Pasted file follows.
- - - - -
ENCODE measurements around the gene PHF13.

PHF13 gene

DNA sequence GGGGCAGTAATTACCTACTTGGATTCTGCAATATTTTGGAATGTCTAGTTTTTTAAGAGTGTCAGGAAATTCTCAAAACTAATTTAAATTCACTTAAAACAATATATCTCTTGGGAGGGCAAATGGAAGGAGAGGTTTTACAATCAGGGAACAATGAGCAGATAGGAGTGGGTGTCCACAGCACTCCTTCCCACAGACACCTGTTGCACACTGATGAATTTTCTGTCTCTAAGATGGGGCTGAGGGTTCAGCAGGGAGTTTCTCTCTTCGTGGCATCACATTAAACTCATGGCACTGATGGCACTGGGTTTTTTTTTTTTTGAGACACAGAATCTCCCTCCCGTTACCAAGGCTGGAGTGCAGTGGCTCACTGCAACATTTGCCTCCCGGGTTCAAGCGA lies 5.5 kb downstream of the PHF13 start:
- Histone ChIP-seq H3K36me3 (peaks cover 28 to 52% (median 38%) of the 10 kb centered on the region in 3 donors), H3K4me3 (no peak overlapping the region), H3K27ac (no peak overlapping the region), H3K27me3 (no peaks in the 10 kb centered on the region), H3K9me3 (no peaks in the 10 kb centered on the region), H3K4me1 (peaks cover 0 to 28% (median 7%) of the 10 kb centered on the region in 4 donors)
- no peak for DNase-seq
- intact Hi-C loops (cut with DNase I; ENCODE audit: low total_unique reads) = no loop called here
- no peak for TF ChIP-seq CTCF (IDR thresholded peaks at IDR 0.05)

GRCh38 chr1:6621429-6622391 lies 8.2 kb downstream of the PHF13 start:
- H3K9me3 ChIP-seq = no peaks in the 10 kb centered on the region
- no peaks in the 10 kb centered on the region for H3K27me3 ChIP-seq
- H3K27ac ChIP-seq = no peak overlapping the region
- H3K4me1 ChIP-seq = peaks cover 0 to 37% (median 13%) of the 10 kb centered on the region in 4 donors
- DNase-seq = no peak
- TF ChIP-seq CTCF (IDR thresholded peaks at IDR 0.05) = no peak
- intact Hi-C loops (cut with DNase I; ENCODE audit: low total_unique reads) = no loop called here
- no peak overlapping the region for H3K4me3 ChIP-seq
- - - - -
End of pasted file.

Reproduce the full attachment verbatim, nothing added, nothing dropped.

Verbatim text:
ENCODE measurements around the gene PHF13.

PHF13 gene

DNA sequence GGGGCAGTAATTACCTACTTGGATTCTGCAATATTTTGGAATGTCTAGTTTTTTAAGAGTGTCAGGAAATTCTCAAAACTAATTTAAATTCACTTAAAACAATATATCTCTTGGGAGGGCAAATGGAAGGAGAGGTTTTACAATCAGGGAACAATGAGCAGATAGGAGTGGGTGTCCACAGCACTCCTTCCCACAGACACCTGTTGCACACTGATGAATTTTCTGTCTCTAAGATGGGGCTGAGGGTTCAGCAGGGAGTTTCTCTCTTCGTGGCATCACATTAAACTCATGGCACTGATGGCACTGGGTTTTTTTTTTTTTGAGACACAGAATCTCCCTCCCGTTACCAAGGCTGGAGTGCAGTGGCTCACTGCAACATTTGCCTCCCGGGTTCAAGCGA lies 5.5 kb downstream of the PHF13 start:
- Histone ChIP-seq H3K36me3 (peaks cover 28 to 52% (median 38%) of the 10 kb centered on the region in 3 donors), H3K4me3 (no peak overlapping the region), H3K27ac (no peak overlapping the region), H3K27me3 (no peaks in the 10 kb centered on the region), H3K9me3 (no peaks in the 10 kb centered on the region), H3K4me1 (peaks cover 0 to 28% (median 7%) of the 10 kb centered on the region in 4 donors)
- no peak for DNase-seq
- intact Hi-C loops (cut with DNase I; ENCODE audit: low total_unique reads) = no loop called here
- no peak for TF ChIP-seq CTCF (IDR thresholded peaks at IDR 0.05)

GRCh38 chr1:6621429-6622391 lies 8.2 kb downstream of the PHF13 start:
- H3K9me3 ChIP-seq = no peaks in the 10 kb centered on the region
- no peaks in the 10 kb centered on the region for H3K27me3 ChIP-seq
- H3K27ac ChIP-seq = no peak overlapping the region
- H3K4me1 ChIP-seq = peaks cover 0 to 37% (median 13%) of the 10 kb centered on the region in 4 donors
- DNase-seq = no peak
- TF ChIP-seq CTCF (IDR thresholded peaks at IDR 0.05) = no peak
- intact Hi-C loops (cut with DNase I; ENCODE audit: low total_unique reads) = no loop called here
- no peak overlapping the region for H3K4me3 ChIP-seq